@AmitGupta: No it wont - try it yourself! Methods overloaded on parameters are resolved at compile time. So the same overload of Head.of() will be called for all items in the list. I have expanded the example to show this.
    – JacquesB
    Commented Oct 15, 2016 at 17:10
  • 4
    @AmitGupta: This will still lead to compiler to look for a single method with the signature of(ReadableFile), and this will be called for all items in the list regardless of subtype.
    – JacquesB
    Commented Oct 15, 2016 at 17:31
  • 1
    I have created a sample gist as per my understanding. Commented Oct 15, 2016 at 19:34
  • 4
    @AmitGupta: Cool. But in your gist the input to the traversal is a list of strings, not a list of different object instances. The visitor pattern is appropriate when you want to traverse a data structure containing objects of different types.
    – JacquesB
    Commented Oct 16, 2016 at 10:35
32

The visitor pattern is a solution to a more general design problem:

I have a hierarchy of different classes. Each class supports various common operations. We would now like to extend that hierarchy, without having to change the existing hierarchy (e.g. because it is defined by a library we do not have the source code to).

  • We can add more classes, which must support all required operations.
  • We can add more operations, which must be supported by all classes in the hierarchy.

When designing a hierarchy, we can choose which of the two extension directions we want to make easy. (Trying to do both is called the Expression Problem and is extremely tricky.)

Since this is a bit theoretic, let's use an example – various kinds of animals. Each animal has a name() and makes a sound().

Library code:

interface Animal {
  String name();
  String sound();
}

class Dog implements Animal {
  public String name() { return "Dog"; }
  public String sound() { return "Woof"; }
}

class Cat implements Animal {
  public String name() { return "Cat"; }
  public String sound() { return "Meow"; }
}

User code:

Animal[] animals = new Animal[] { new Dog(), new Cat() };
for (Animal animal : animals)
  System.out.println(animal.name() + " goes " + animal.sound());

Output:

Dog goes Woof
Cat goes Meow

Extending by adding classes

We can extend the Animal hierarchy by adding new classes that implement all required methods.

User code:

class Bird implements Animal {
  public String name() { return "Bird"; }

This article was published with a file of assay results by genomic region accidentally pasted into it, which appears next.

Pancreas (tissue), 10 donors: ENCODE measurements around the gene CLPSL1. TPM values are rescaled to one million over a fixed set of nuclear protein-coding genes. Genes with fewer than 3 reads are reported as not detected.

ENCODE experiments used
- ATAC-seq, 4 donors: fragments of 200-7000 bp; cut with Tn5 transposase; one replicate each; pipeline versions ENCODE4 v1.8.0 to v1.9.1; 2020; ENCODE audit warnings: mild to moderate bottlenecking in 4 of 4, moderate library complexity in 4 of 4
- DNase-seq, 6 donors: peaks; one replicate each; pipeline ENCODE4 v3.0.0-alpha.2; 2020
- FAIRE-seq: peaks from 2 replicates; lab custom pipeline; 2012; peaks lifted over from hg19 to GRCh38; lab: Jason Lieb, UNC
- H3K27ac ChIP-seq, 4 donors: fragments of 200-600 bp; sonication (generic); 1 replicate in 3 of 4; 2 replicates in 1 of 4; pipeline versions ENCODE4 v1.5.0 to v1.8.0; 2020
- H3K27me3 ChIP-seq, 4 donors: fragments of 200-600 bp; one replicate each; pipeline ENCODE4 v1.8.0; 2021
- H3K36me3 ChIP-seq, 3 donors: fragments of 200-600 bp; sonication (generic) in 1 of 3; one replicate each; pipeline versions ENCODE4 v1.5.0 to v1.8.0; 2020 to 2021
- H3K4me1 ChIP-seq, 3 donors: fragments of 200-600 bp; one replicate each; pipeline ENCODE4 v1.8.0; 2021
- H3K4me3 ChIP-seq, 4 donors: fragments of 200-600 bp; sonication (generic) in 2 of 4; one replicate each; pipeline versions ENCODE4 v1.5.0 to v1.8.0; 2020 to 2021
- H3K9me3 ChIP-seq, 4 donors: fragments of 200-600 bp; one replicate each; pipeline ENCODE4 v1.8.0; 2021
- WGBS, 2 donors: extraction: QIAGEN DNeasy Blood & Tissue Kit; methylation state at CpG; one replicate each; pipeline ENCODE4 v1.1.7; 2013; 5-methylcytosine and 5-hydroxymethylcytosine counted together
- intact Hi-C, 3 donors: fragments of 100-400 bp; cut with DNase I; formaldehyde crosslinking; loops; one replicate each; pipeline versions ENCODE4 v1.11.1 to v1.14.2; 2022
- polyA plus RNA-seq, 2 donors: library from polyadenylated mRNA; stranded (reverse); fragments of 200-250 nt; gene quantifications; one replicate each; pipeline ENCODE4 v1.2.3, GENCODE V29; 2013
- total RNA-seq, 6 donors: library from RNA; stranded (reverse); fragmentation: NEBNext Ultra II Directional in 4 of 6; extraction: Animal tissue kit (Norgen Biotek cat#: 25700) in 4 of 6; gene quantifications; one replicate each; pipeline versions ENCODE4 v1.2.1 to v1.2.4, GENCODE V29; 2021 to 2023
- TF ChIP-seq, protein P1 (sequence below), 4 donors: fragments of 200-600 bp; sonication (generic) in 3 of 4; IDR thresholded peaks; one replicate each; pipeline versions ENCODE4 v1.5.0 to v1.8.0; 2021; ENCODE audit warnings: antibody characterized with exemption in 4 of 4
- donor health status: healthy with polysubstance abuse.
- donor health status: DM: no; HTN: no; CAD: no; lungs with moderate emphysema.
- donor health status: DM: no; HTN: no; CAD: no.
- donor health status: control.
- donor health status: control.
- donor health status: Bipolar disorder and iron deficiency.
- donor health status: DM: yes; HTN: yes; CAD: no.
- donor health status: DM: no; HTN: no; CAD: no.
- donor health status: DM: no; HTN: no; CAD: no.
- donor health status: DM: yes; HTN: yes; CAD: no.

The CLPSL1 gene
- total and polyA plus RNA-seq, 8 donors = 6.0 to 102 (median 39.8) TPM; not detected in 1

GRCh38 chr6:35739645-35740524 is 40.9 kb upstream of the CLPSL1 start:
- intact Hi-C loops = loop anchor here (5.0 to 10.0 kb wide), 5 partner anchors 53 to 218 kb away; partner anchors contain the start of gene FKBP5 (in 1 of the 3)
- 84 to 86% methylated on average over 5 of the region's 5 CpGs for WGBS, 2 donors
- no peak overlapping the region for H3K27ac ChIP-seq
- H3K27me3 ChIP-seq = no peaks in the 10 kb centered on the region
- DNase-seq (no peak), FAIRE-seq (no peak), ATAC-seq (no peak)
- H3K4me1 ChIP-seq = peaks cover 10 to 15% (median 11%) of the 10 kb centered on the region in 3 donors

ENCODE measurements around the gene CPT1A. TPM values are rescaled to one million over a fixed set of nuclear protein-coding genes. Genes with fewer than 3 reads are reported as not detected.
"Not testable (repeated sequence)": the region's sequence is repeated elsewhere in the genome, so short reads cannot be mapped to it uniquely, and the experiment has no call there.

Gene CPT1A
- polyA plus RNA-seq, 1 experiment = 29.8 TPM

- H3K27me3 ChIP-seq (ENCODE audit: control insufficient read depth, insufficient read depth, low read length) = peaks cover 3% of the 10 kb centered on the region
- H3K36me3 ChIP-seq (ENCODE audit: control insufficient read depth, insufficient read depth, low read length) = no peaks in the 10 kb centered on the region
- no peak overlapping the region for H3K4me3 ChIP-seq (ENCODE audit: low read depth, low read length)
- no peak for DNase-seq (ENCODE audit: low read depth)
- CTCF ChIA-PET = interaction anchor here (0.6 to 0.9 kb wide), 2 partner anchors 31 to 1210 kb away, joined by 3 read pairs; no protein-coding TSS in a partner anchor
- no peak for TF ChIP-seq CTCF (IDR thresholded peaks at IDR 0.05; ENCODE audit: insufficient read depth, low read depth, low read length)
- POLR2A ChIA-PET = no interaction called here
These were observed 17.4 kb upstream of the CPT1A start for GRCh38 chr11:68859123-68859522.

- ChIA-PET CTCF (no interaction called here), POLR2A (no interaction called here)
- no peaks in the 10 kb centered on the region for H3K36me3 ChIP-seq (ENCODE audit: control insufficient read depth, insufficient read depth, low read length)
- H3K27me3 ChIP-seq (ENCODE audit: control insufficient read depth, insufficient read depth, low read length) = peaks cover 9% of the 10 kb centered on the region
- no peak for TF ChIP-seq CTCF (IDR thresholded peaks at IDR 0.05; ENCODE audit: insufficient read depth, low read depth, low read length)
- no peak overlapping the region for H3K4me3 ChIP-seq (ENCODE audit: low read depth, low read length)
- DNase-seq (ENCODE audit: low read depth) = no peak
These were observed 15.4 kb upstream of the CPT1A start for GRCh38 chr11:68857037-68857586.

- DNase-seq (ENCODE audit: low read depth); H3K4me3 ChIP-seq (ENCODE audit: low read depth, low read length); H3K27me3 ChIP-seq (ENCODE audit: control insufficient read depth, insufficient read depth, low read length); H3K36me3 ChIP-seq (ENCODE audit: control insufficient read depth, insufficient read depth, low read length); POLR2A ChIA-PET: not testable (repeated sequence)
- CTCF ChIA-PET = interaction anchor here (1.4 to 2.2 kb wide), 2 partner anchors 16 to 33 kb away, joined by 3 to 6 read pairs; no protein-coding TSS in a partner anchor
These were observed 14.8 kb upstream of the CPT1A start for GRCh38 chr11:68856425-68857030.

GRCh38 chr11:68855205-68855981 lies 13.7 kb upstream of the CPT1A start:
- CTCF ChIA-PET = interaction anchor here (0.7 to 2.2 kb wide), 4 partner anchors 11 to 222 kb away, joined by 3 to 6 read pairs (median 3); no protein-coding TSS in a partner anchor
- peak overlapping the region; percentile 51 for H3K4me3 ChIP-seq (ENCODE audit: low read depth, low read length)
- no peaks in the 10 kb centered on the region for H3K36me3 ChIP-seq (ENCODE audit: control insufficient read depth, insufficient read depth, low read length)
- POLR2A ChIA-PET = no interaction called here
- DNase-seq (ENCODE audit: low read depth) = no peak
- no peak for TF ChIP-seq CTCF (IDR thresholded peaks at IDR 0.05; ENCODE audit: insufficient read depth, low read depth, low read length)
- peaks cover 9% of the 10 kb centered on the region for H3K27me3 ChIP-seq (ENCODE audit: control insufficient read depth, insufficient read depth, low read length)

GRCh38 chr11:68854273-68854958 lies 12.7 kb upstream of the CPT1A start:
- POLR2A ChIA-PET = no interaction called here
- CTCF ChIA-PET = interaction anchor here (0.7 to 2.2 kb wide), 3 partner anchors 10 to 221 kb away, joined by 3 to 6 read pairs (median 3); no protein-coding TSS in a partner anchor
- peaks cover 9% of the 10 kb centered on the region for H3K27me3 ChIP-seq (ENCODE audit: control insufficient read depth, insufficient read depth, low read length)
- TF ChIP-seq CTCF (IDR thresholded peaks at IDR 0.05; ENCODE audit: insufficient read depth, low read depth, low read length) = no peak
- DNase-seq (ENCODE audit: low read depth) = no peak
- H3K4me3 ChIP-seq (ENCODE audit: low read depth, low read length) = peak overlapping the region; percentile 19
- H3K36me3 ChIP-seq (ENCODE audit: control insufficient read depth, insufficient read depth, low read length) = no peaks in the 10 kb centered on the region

public String sound() { return "Tweet"; }
}

...


Animal[] animals = new Animal[] { new Dog(), new Cat(), new Bird() };
for (Animal animal : animals)
  System.out.println(animal.name() + " goes " + animal.sound());

Output:

Dog says Woof
Cat says Meow
Bird says Tweet

By allowing new subclasses of Animal to be created, we have also made it impossible to add new operations to the Animal hierarchy. After all, that operation would have to be implemented for all classes both from the library and from any user code – an impossible feat since there can be infinitely many subclasses.

Extending by adding new operations

We can't add new operations without editing the definitions of all classes. This is rather inelegant. Well, we could by checking with instanceof, but that is rather fragile:

public static String favouriteToy(Animal animal) {
  if (animal instanceof Dog)
    return "chewing bone";
  if (animal instanceof Cat)
    return "yarn ball";
  throw new UnsupportedOperationException();
}

This is problematic because it's easy to forget some animal. How can we statically type-check that we covered all cases?

The visitor pattern offers a way out, as long as the designer of the original class hierarchy anticipated the need for additional operations. I'll now assume the original interface has an additional acceptVisitor method:

Library code:

interface Animal {
  String name();
  String sound();
  <R> R acceptVisitor(AnimalVisitor<R> visitor);
}

interface AnimalVisitor<R> {
  R visitDog(Dog dog);
  R visitCat(Cat cat);
}

class Dog implements Animal {
  public String name() { return "Dog"; }
  public String sound() { return "Woof"; }
  public <R> R acceptVisitor(AnimalVisitor<R> visitor) {
    return visitor.visitDog(this);
  }
}

class Cat implements Animal {
  public String name() { return "Cat"; }
  public String sound() { return "Meow"; }
  public <R> R acceptVisitor(AnimalVisitor<R> visitor) {
    return visitor.visitCat(this);
  }
}

User code:

class FavouriteToy implements AnimalVisitor<String> {
  public String visitDog(Dog dog) { return "chewing bone"; }
  public String visitCat(Cat cat) { return "yarn ball"; }
  public static String get(Animal animal) {
    FavouriteToy visitor = new FavouriteToy();
    return animal.acceptVisitor(visitor);
  }
}

...

Animal[] animals = new Animal[] { new Dog(), new Cat() };
for (Animal animal : animals)
  System.out.println(animal.name()
      + " goes " + animal.sound()
      + ", plays with " + FavouriteToy.get(animal));

Output:

Dog goes Woof, plays with chewing bone
Cat goes Meow, plays with yarn ball

Again, the important point is that this effectively allows us to define new methods for all classes in some hierarchy without editing those classes. This is useful in two cases:

  • We cannot edit the original hierarchy because it's some external library.

  • We need many unrelated operations, and don't want to put different operations into the same class. This is indicated by the Single Responsibility Principle.